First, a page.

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Brickman’s Cammarata sees sustainable care as a slam dunk for clients

June 1, 2011 -  By

By: Ron Hall

People. Planet. Profits.

Landscapers generally recognize these three P’s as central to their understanding of sustainability. To Larry Cammarata, the reference to “people” is not some abstract reference; they’re customers.

He acknowledges that the responsibility of providing environmentally responsible services must not harm and, indeed, should help the bottom line of the landscape companies. He also says that they must offer a measurable return (reduced costs, more attractive landscape) for landscape services clients.

Cammarata says he believes that if he can show clients that they’ll recoup their landscape investment within three to five years, many of them will make the investment in more environmentally sound practices. They’ll also be more pleased with his company’s services, and remain customers.

Cammarata is the Green Management Consultant at The Brickman Group, based in Gaithersburg, MD. He may be the only person in the industry with that title. He may also be the only person in the industry specifically tasked with performimg environmental audits on the landscapes that come under his company’s care. Brickman is one of the two largest maintainers of commercial landscapes in the United States.

Cammarata approaches each client with the same mindset; to appraise the landscape as a whole. He critically assesses how its many component pieces function together. In all, he scrutinizes seven different landscape elements — from stormwater management to landscape waste recycling — but never one element apart from the bigger landscape picture.

“The industry treats plants, soil and water independently,” says Cammarata. “They have to be considered together.”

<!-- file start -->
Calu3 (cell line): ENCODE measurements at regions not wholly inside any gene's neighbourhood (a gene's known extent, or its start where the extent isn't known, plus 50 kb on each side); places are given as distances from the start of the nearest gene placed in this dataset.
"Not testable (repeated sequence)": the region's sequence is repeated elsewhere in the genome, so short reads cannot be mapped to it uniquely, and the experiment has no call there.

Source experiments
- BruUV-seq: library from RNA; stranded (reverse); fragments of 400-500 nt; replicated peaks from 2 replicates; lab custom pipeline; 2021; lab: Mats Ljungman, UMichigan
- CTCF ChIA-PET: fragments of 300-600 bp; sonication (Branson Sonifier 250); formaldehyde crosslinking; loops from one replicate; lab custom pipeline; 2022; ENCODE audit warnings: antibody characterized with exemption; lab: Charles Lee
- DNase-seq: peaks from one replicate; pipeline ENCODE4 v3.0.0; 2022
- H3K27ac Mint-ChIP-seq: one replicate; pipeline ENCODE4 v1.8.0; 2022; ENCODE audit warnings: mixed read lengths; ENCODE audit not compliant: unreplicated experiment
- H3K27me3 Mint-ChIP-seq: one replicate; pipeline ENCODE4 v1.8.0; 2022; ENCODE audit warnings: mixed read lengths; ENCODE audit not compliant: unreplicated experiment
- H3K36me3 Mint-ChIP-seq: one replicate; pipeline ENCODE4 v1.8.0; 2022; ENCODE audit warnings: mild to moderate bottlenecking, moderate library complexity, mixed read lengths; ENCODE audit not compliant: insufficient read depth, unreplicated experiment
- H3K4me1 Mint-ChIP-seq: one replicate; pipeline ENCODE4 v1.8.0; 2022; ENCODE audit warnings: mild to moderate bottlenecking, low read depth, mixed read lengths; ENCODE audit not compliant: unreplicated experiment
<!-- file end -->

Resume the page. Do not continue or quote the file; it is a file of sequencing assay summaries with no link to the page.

Cammarata says that soils are typically the weakest component in most landscapes. They’re also the most difficult (and expensive) for clients to remediate. In many cases, improving a site’s irrigation provides the most achievable and noticeable improvements to a commercial landscape’s long-term health. These improvements go way beyond replacing a clock.

“Misuse of water is a huge problem,” says Cammarata, who has audited hundreds of landscapes. “The industry is not good at measuring the amount of water it is using.”

In the three years he has been auditing commercial landscapes, Cammarata says he has yet to find a landscape with an irrigation system providing a distribution uniformity (DU) above 33%. DU in irrigation is a measure of how uniformly water is applied to the area being watered, expressed as a percentage. The lower the DU, the less likely that water is being applied where it is needed, only when it is needed and in proper quantities for optimum plant health.

Cammarata says that by identifying issues that negatively affect the performance of commercial landscapes, then taking the appropriate actions to rectify them, his company provides clients with better-looking landscapes — often at reduced costs.

“This is a slam dunk, and it drives my world,” says Cammarata, who made tbese comments as part of a morning-long sustainability session at the recent Turf & Ornamental Communicators Conference in Asheville, NC.

LM Staff

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